Harkins ends on a high note, however. “This is a super exciting space right now and moving at a pace the security industry hasn’t traditionally moved at. We need to be getting that knowledge, adapting and moving really quickly because that is the consumer expectation. Being willing to test new models is critical. It is a fun time to be a security professional in the smart home world!”


The ‘GAFA’ Effect

A few years ago, a new acronym appeared on the horizon — GAFA (Google, Apple, Facebook, Amazon). GAFA are the giants of the consumer world, with deep pockets and an interest in being on the forefront of technology innovations. With the exception of Facebook, GAFA have been exploring the connected home space for a few years now. So far it has been mostly beneficial to the security industry, but if there is one worry many point to, it is that GAFA could become competitive instead of cooperative.

“You see Amazon starting to get into this game, but really they just want Alexa ever present in your house to buy things,” says Peter Tonti of MONI. “They haven’t made overtures to building an ecosystem, they just want their platform to help. Apple will do something with Homekit and Google with Google Assistant is similar to Amazon and Alexa. All these players will do something and what is going to be interesting is those platforms may have a lot of consumer appeal. To the extent that someone uses Apple in their home, they will say they want whatever they buy to be compatible with Homekit and they won’t be willing to pay an added fee for control because Homekit does that. That is where there will be some pressure on revenue down the road, when these truly consumer-facing brands start to get into the home control business.”

The general consensus is that if GAFA choose to get into the market, they could be a big disruptor, but other than keeping an eye out, there isn’t a big worry right now.

“It is really about where does everybody bring value into their ecosystem,” says Johnson Controls’ Roger Barlow. “Google may say they want to get into it, but they will never do security as well as we do. As long as everybody understands we are an important piece of the pie, I think it will go well.”

One reason not to worry is the size of the industry, says DMP’s Mark Hillenburg. “Look at what happened with AT&T Digital Life. They said, if you are going to be a division you have to be 1 billion customers or we are not interested. They managed to build it to 600,000 and most alarm companies would think this is phenomenal. But they thought, ‘Ho Hum.’ With GAFA there may not be as much there to keep them interested as they think. Time will tell.”

Another challenge that GAFA would face is the service aspect of the industry, says Resolution Products’ Dave Mayne. “The security industry has been built around a service mentality, helping people understand the technology, bringing expertise that is delivered in a personal engagement across-the-table format. There is tremendous value in that and that is not a strength of any of the GAFA businesses.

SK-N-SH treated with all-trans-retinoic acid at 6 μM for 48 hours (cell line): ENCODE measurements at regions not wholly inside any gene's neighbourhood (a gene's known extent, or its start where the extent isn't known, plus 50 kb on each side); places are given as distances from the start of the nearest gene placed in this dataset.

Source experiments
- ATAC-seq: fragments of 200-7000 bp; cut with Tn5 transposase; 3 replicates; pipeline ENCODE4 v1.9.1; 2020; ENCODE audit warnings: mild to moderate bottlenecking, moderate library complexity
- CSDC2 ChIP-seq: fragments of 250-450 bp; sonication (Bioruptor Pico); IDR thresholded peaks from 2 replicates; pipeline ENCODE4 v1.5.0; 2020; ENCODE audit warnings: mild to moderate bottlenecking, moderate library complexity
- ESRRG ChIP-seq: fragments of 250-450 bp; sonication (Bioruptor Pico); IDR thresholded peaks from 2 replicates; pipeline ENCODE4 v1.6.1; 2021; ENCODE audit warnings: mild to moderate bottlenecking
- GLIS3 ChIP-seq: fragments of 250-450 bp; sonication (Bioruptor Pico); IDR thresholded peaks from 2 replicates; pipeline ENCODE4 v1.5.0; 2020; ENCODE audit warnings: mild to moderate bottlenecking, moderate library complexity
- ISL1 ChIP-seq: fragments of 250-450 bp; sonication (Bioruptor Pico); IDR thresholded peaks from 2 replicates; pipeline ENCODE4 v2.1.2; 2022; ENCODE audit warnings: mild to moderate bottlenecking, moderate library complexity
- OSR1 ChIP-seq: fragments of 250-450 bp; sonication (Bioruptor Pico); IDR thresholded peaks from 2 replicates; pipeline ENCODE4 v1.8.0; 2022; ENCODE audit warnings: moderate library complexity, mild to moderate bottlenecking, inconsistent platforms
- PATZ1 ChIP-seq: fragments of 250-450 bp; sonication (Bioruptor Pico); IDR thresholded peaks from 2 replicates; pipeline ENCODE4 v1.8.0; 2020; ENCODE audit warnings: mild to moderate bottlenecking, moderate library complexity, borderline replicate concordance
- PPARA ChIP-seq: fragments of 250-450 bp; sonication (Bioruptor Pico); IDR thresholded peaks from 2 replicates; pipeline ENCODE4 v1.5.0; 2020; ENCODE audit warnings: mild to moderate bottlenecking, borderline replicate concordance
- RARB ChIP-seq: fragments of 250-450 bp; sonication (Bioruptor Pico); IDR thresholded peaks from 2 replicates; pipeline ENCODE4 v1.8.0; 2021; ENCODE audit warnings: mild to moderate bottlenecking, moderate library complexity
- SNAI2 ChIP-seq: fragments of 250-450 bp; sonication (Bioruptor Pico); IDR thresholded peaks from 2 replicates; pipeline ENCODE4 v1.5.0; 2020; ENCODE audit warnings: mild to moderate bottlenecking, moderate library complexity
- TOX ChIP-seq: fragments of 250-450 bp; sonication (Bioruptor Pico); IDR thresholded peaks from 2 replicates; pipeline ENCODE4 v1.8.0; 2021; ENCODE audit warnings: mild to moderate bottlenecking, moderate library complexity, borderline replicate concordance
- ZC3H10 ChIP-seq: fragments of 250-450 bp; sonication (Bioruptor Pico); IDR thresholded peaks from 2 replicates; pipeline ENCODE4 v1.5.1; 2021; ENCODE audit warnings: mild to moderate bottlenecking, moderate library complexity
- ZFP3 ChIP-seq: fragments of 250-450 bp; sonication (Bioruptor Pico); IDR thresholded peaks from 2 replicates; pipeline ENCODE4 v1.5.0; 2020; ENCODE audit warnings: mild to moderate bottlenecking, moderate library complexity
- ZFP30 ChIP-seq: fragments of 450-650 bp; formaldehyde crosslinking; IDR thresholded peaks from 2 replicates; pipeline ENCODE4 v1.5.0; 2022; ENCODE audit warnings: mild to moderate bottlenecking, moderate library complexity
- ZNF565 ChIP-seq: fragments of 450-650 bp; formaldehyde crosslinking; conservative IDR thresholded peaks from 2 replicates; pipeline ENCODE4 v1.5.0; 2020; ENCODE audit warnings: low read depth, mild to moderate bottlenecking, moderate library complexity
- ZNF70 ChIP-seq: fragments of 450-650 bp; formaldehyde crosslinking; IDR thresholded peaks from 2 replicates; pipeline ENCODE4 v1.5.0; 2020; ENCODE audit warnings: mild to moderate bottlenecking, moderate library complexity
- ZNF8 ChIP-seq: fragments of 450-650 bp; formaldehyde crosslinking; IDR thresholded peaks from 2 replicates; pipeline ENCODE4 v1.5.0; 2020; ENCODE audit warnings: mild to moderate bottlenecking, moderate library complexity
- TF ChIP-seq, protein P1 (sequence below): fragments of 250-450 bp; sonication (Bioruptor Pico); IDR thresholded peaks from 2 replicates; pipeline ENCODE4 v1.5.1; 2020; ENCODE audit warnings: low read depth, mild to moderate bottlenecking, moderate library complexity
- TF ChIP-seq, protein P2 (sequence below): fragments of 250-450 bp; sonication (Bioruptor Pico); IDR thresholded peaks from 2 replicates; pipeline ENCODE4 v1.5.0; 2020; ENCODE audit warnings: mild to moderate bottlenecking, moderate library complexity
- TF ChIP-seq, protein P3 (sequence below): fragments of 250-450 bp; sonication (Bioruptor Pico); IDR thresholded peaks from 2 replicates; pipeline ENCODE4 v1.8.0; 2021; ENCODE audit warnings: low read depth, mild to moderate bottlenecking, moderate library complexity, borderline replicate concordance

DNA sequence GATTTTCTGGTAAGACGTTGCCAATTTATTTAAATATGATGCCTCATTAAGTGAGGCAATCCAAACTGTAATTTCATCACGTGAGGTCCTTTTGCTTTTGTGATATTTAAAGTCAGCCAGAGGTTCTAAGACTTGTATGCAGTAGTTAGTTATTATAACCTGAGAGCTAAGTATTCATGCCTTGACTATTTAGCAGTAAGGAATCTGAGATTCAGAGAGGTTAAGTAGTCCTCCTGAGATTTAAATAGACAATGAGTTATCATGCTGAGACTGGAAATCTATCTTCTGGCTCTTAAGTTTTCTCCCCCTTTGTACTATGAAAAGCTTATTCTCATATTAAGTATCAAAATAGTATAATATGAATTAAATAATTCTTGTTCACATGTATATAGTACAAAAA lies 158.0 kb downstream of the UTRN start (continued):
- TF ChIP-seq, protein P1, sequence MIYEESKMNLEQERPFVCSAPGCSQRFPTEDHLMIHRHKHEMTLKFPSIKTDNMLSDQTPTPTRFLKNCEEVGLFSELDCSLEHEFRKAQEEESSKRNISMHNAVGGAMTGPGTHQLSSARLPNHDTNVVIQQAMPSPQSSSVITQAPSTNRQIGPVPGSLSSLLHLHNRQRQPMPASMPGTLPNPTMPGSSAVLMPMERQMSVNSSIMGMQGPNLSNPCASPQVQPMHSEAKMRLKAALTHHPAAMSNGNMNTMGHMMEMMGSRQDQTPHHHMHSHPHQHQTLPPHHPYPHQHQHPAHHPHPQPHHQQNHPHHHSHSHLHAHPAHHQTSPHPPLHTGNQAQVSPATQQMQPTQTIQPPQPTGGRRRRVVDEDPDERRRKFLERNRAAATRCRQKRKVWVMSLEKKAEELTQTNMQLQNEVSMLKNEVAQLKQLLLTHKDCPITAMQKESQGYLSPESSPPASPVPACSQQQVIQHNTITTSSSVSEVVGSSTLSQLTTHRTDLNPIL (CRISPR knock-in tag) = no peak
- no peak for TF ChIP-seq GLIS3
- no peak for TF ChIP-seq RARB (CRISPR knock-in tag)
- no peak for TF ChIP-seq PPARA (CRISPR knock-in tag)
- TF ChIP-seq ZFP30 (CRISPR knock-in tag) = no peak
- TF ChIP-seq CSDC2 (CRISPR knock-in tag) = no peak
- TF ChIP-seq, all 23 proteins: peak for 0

“I am optimistic that security providers will remain part of the connected home for the foreseeable future and these new entrants will only create lift and growth. GAFA will come to respect the capabilities that exist in security and continue to find ways to work with us as opposed to displace us.”


From Interactive to Connected: 2020 & Beyond

Security dealers have been involved in the interactive security space for several years now — but there is still a percentage that doesn’t offer it. Connected home industry insiders say this is a mistake. Not only is it a good idea on its own, but it will likely lead to connected products over time. Industry experts weighed in on the interplay between interactive security and connected home as well as what the landscape may look like in just three short years.

Nick English of Kwikset puts the number of dealers not participating in at least interactive at about 30 percent, based on a recent session he gave at ESX. “Seventy percent in my training class knew about connected products, but 30 percent were completely new to it.”

Telguard’s Shawn Welsh says that these dealers who haven’t already better get onboard with interactive because it is “table stakes now and will definitely be by 2020. If you don’t have it by then you will be a dinosaur unless everybody suddenly falls out of love with apps.” He adds that selling interactive now is a critical gateway to connected in the future.

“When it comes to takeovers, I don’t think dealers are thinking about adding the interactive services and that is what they need to be doing more of. It is not just a routine swap. This is an opportunity to upsell them at this point to that interactive services offering and it is a lost opportunity for many dealers. Because at that point you are not investing heavily in hardware, so asking them for a little bit more per month could lead to even more connected offerings later on.”